Sheila Kuehl. Courtesy of Karen Ocamb
Perhaps the highest profile Victory Fund candidate in 1994 was Sheila James Kuehl, who portrayed smart teen Zelda Gilroy on The Many Loves of Dobie Gillis in the early 1960s. After graduating from Harvard Law School, she co-founded the California Women’s Law Center and wrote California’s first domestic violence laws.
Kuehl bore a responsibility other candidates did not shoulder: as the first LGBTQ person in the California legislature, she would be tasked with “representing” an emerging political minority starving for a seat at the table. Kuehl quickly learned, however, that the significance of being an out candidate had its upside, as she saw one night at dinner in Santa Monica when a “big burly guy” approached her restaurant table.
“I was a little bit freaked out and wondering how this was going to turn out,” Kuehl recalls, having received anonymous death threats during her campaign. “He said: ‘You’re Sheila Kuehl, right?’ And I said, ‘Yes, I am.’ And he said, ‘I just want to tell you—I hate all politicians. I can’t stand them. They dissemble, they lie, they never tell you the truth. I hate ’em all, except for you.’ And I said, ‘Well, thank you very much, but why me?’ And he said, ‘Well, you’ve already told us the worst thing about yourself. Why would you lie about anything else?’”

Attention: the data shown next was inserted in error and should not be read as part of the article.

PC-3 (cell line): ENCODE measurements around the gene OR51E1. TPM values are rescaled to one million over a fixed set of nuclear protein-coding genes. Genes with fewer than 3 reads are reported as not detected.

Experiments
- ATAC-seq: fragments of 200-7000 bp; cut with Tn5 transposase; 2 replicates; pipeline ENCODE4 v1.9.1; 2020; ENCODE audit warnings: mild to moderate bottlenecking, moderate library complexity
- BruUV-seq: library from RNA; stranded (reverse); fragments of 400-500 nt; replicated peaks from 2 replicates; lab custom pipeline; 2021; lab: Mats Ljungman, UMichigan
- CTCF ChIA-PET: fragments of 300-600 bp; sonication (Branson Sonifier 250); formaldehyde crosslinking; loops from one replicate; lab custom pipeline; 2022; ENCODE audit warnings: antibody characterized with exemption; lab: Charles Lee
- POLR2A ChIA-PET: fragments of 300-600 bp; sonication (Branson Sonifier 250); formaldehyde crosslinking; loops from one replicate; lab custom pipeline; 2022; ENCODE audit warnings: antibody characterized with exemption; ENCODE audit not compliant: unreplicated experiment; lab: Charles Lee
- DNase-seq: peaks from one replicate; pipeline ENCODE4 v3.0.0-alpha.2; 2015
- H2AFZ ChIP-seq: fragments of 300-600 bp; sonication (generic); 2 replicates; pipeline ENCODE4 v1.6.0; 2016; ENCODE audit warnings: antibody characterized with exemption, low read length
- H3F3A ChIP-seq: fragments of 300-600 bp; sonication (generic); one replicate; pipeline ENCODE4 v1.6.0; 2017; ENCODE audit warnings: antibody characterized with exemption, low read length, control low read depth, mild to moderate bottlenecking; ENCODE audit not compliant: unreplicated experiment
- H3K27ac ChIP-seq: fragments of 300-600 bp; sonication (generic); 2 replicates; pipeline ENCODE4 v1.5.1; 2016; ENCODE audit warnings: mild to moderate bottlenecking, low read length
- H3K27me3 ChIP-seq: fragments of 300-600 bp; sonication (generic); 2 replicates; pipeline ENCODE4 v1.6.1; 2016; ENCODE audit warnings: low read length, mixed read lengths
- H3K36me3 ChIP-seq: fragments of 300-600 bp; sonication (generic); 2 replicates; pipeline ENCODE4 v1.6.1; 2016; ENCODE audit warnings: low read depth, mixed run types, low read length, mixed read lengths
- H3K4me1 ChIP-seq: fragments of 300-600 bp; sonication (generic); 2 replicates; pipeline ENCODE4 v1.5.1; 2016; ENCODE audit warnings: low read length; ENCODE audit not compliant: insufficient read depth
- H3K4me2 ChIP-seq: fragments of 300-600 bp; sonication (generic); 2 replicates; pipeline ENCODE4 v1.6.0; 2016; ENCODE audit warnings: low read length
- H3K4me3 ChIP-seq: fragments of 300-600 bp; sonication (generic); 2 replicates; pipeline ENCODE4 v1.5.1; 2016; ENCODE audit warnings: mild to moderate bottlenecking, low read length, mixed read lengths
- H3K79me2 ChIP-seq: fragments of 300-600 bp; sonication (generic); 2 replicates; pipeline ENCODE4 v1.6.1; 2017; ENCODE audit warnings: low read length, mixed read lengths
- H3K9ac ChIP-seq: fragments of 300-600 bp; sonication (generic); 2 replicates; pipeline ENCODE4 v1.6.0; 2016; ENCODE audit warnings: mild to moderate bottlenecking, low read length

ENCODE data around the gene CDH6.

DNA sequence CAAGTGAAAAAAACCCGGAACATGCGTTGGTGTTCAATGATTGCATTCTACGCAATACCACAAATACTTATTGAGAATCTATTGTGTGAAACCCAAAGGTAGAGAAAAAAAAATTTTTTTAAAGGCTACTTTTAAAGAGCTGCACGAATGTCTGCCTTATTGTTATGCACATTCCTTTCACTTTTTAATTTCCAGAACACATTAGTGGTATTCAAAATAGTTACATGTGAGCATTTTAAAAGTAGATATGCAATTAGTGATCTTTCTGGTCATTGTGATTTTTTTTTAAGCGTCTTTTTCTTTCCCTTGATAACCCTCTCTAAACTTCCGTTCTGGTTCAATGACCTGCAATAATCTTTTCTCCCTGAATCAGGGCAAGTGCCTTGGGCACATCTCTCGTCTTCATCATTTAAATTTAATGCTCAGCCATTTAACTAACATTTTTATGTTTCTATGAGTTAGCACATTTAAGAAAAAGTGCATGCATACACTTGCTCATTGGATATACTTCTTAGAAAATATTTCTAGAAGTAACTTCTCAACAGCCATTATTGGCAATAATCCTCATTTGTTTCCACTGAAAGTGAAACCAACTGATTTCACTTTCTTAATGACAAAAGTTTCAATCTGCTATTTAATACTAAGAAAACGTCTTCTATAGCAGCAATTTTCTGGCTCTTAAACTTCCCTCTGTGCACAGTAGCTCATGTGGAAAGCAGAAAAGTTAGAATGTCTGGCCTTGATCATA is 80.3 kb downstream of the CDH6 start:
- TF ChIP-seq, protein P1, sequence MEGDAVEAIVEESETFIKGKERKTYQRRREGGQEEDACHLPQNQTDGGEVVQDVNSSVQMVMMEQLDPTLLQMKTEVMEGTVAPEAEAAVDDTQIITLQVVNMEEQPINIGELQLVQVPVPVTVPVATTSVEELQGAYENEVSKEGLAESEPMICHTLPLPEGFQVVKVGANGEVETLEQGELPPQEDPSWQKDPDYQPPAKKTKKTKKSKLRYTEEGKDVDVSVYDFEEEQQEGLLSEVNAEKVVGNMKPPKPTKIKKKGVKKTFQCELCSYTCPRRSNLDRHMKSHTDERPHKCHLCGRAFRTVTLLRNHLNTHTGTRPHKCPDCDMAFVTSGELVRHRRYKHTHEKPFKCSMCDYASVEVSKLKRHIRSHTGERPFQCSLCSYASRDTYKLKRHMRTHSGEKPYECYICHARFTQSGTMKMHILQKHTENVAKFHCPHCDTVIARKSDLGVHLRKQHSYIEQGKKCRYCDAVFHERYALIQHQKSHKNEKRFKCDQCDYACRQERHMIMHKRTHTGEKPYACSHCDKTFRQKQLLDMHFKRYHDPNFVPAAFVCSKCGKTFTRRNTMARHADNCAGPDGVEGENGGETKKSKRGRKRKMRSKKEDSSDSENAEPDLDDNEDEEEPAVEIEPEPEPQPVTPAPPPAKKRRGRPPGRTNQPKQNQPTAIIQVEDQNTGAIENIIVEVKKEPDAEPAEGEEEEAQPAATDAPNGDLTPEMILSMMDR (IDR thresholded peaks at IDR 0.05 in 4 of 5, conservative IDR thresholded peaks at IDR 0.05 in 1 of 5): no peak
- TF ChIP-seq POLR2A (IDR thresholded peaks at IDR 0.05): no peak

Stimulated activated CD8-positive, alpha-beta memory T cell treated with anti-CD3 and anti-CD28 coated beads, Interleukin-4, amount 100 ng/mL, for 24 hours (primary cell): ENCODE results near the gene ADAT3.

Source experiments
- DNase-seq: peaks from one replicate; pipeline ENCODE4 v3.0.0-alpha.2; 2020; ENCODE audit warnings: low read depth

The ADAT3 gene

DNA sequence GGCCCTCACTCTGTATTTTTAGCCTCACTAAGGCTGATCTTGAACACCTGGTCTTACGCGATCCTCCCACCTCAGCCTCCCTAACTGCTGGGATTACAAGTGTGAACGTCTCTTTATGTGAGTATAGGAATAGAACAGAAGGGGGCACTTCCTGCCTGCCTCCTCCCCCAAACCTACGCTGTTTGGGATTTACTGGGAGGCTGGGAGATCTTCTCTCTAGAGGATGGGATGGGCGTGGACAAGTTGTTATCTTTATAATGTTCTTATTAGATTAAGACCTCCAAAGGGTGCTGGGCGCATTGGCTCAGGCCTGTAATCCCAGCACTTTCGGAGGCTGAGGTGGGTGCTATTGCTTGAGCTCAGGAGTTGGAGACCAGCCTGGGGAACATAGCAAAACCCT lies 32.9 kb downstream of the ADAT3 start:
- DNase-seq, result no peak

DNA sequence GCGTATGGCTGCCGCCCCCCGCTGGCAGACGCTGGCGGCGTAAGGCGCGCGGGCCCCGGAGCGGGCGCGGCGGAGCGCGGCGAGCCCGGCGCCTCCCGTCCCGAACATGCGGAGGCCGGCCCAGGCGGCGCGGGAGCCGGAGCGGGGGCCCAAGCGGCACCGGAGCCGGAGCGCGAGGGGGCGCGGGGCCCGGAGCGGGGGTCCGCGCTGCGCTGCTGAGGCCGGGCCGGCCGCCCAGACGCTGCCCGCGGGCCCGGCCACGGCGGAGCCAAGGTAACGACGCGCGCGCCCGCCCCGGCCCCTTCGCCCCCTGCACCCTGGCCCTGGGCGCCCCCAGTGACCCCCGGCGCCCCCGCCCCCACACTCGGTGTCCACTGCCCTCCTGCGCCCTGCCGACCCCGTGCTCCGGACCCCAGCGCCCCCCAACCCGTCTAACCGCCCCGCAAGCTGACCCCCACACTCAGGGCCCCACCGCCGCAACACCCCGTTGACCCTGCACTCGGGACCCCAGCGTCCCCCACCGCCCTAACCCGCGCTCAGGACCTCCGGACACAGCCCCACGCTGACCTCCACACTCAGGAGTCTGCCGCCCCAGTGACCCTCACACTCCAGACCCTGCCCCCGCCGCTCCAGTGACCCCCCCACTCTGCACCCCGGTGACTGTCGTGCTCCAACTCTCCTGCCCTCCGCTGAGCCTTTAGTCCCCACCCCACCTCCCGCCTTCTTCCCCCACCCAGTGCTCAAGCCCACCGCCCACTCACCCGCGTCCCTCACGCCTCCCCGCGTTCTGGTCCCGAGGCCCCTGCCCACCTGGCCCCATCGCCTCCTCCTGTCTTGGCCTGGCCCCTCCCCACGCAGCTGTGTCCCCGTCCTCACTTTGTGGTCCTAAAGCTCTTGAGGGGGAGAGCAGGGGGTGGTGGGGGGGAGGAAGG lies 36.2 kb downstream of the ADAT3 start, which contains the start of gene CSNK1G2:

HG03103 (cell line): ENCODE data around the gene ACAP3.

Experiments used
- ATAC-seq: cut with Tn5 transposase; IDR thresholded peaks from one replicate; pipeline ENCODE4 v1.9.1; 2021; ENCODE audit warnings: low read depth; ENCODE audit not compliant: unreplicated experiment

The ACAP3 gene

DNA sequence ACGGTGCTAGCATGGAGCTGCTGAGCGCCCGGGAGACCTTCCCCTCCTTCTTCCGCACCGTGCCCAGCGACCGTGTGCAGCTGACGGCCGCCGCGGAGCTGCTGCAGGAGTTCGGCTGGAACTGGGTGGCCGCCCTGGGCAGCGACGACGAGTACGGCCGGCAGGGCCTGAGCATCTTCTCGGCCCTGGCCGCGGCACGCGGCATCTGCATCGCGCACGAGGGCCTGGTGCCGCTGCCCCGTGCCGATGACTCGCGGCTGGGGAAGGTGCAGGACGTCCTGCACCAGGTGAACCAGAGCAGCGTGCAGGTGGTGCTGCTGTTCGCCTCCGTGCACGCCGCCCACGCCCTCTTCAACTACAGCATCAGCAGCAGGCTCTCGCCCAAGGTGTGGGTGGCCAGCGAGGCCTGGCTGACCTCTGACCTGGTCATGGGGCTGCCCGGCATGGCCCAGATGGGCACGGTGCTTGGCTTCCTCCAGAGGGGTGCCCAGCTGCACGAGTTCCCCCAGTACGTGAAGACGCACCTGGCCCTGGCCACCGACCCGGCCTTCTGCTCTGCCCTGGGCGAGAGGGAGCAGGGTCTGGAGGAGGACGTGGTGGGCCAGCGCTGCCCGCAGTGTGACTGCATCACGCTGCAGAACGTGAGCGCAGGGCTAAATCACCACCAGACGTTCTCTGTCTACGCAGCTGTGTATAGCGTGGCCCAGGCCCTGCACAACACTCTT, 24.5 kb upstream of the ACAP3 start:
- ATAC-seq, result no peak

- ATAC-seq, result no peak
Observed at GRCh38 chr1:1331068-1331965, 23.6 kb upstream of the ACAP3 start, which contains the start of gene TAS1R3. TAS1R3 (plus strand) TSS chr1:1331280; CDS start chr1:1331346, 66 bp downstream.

That voter saw coming out as courageous. “The notion of truth-telling where such a truth is very difficult, is sort of extra points for a politician,” Kuehl says.
Nineteen ninety-four also saw the Republican takeover of the California Assembly after 25 years of a Democratic majority. “I am going [to Sacramento] being Little Miss Gay Person all by myself, and not only was I worried about that—we also had a new, different kind of Republican majority,” she says. “These guys brought their Bibles to the floor. One of them consistently wore his Boy Scout uniform. One of them wore lederhosen. It was like a circus.”
But the LGBTQ community “was very proud of my election, and I wanted them to see that it was a bright spot” in the dark elections. Kuehl was buoyed by her LGBTQ elected predecessors and felt the future would yield “more gay people, more gay people, more gay people” as representatives.
“I think the grand virtue of the Victory Fund is it immediately gives you national access to donors, supporters, and people who had actually run for office and won who will encourage you,” Kuehl says. “It’s very important because you honestly don’t know who’s on your side when you first run.”
Several months after her election, the Los Angeles Times wrote a front-page story, the headline of which Kuehl jokingly amended to “Republicans like lesbian member, are surprised.”